“Abuse is not a clearly defined term, which is cause for concern when government officials or employees enter the homes of unsuspecting parents.” Brase says. “If government officials and their employees told parents that they are entering the home to look for child abuse and reporting observational and other data on their family to state and federal government officials, would parents agree to the visit? I don’t think so.”

CCHF has long opposed initiatives such as these, calling home visiting projects “cradle-to-grave tracking.” One concerned Congressman, the late Rep. Henry Hyde, stated several years ago that home visiting was “big brother intervention as we have never seen before.” Furthermore, Brase adds, home visits are voluntary, but families who say “no, thanks” could be under suspicion for not allowing the government into their home to ask questions about their newborn or toddler.

Questions and answers during these home visits will be stored and tracked, including information about “the number and characteristics of families receiving services,” “assessments of families” such as “household characteristics, participant characteristics, risk factors for abusing or maltreating children, home visits/services ... outcomes ... and termination information,” according to the Alabama Physician’s Resource Council in a comprehensive report on home visiting. With the HHS grant money, 45 other states could also initiate home visiting programs that will track and store this same information.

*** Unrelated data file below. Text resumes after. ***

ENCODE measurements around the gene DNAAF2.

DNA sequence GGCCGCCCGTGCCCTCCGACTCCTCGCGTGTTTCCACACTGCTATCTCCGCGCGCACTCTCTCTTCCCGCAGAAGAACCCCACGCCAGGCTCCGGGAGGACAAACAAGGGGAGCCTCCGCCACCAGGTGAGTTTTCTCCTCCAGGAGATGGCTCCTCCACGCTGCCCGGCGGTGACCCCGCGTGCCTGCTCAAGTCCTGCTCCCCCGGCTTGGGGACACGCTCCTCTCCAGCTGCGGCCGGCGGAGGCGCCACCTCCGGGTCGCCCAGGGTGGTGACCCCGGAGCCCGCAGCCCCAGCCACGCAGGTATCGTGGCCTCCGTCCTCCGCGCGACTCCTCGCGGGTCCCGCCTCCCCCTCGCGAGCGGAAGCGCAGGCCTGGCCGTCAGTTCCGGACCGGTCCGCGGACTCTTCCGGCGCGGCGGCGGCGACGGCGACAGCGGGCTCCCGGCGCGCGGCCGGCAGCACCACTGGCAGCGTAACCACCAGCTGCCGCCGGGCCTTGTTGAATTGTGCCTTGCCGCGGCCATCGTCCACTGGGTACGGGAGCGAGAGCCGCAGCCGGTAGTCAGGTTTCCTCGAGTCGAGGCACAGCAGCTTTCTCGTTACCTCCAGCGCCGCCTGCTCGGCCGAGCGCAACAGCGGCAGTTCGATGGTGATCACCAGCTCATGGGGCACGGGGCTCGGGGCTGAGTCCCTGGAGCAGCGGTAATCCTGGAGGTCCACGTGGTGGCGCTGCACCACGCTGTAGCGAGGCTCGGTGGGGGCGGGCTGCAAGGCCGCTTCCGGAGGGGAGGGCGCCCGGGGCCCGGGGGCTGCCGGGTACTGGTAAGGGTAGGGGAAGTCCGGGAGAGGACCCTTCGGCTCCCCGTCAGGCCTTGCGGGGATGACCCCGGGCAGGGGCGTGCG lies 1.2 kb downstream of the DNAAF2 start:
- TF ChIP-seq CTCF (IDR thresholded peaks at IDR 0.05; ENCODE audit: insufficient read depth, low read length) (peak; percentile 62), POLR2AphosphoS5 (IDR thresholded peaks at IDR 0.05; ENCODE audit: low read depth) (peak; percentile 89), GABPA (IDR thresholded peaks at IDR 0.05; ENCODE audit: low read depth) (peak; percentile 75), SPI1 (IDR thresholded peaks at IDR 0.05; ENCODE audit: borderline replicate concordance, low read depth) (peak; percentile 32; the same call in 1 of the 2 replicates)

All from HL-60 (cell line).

“The government touts early childhood home visits as a way to ensure healthy children,” Brase says, “but the visits actually put families in a fish bowl, and their parenting styles, family choices and even their home environment are recorded, tracked and stored for government use and analysis. Big government has already found a way into too many facets of our lives. American families should be warned not to welcome them into their homes.”

Celebrating its 20th year, Citizens’ Council for Health Freedom is a patient-centered national health freedom organization based in St. Paul, Minn. CCHF exists to protect health care choices and patient privacy.​ CCHF sponsors the daily, 60-second radio feature, Health Freedom Minute, which airs on more than 150 stations nationwide on the American Family Radio Network and 90-plus stations on the Bott Radio Network. Listeners can learn more about the agenda behind proposed health care initiatives and​ steps they can take to protect their health care choices, rights and privacy. 

CCHF president and co-founder Twila Brase, R.N., has been called one of the “100 Most Powerful People in Health Care” and one of “Minnesota’s 100 Most Influential Health Care Leaders.” Brase, a public health nurse, has been interviewed by CNN, Fox News, Minnesota Public Radio, NBC Nightly News, NBC’s Today Show, NPR, New York Public Radio, the Associated Press, Modern Healthcare, TIME, The Wall Street Journal, The Washington Post and The Washington Times, among others. She is at the forefront of informing the public of crucial health issues, such as intrusive wellness and prevention initiatives in Obamacare, patient privacy, informed consent, the dangers of “evidence-based medicine” and the implications of state and federal health care reform.


For more information or to interview Twila Brase, president and co-founder of Citizens’ Council for Health Freedom, contact Deborah Hamilton, Hamilton Strategies, 215.815.7716, 610.584.1096, DHamilton@HamiltonStrategies.com.